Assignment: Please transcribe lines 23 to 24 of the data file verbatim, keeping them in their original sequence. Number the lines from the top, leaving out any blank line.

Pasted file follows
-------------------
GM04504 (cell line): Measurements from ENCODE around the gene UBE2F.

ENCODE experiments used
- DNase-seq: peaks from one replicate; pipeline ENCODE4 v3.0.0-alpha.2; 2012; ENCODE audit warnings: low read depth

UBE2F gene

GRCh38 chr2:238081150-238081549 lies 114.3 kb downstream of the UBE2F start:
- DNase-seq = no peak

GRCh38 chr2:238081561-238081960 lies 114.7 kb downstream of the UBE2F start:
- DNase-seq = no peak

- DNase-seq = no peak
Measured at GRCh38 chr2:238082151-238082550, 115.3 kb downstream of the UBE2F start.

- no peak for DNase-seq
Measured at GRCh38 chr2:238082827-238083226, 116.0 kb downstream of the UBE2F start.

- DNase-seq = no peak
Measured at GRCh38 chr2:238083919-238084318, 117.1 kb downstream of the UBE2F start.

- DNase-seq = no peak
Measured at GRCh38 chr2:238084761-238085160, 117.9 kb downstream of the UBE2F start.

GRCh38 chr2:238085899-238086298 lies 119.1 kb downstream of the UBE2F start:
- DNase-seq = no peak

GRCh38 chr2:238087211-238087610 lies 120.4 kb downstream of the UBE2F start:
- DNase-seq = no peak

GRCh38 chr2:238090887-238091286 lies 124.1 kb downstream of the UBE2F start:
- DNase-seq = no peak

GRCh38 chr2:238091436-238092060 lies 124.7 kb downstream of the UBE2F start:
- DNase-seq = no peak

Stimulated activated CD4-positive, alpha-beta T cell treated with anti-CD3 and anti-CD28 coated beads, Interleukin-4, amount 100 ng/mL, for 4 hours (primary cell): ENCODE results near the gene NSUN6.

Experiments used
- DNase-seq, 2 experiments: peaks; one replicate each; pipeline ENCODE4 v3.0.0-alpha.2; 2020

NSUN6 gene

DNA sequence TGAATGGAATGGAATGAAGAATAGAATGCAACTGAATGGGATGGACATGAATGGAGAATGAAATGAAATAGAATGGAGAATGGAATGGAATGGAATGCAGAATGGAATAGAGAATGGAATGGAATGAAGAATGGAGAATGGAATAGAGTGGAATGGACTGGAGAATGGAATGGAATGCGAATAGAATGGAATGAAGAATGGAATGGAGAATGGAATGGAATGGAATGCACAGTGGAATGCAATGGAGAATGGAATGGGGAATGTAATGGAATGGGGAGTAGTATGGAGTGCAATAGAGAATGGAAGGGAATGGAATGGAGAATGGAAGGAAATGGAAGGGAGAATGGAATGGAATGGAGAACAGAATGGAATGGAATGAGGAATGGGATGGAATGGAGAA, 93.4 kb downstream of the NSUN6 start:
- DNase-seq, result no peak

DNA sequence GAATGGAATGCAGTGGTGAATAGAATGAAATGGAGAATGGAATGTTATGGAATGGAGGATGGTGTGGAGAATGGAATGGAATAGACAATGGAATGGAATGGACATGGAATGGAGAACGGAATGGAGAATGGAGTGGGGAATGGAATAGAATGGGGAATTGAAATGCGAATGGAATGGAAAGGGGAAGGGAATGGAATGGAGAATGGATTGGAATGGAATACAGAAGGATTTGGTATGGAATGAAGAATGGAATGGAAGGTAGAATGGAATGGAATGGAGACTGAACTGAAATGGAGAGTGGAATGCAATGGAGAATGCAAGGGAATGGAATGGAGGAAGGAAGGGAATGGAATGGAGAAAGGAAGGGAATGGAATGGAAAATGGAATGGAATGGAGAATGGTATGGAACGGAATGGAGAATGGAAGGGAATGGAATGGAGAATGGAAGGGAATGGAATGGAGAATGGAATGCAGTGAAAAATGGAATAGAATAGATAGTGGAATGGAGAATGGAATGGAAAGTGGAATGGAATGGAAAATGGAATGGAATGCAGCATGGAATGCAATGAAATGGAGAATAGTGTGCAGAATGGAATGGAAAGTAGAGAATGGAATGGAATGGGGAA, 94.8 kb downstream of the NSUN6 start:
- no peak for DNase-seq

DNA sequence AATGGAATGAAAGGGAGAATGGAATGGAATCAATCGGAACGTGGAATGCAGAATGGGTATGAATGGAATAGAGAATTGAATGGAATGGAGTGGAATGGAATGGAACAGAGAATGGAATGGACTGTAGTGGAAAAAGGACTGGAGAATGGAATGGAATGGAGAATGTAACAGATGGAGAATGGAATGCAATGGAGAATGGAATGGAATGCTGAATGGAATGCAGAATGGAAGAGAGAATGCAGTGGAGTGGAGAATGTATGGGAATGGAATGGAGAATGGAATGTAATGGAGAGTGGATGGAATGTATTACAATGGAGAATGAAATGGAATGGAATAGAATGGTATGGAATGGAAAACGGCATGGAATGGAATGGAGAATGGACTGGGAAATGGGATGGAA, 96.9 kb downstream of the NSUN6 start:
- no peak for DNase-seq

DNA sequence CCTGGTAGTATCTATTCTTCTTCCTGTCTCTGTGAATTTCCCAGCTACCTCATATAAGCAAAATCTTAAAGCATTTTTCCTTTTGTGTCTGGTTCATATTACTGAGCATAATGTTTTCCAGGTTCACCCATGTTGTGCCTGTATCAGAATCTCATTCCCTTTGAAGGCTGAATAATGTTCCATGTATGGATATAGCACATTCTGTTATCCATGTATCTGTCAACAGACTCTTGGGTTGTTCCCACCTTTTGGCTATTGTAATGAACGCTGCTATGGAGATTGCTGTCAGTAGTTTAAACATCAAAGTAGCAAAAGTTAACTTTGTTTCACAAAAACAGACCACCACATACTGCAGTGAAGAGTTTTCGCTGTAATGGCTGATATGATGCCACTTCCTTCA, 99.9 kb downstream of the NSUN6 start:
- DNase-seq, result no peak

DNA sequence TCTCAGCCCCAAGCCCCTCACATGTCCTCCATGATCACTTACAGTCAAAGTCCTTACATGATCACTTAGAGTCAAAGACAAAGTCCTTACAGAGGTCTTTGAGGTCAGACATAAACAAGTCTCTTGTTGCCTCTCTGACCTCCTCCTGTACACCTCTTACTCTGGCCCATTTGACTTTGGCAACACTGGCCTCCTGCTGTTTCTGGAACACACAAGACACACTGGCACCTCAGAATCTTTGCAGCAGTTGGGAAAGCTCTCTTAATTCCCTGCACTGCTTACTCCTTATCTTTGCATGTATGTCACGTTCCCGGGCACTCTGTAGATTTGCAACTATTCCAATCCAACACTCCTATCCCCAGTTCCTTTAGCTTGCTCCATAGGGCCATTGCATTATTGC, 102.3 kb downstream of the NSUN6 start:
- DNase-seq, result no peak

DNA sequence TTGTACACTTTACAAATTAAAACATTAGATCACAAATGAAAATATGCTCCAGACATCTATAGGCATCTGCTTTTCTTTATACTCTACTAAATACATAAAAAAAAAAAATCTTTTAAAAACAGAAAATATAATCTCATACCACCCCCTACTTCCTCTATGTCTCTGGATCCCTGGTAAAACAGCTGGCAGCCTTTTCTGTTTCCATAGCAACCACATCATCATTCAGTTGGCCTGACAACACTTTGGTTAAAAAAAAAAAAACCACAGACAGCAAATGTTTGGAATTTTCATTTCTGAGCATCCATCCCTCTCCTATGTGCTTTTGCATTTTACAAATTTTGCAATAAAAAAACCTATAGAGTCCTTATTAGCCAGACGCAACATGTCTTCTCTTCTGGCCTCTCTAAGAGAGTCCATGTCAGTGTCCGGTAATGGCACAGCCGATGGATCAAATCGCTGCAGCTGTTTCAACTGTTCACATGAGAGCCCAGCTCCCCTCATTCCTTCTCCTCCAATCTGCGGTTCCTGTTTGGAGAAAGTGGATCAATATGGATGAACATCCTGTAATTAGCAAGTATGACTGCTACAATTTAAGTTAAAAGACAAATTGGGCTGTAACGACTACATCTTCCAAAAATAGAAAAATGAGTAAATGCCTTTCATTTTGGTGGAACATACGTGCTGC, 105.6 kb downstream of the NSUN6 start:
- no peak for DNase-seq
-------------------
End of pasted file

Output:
GRCh38 chr2:238091436-238092060 lies 124.7 kb downstream of the UBE2F start:
- DNase-seq = no peak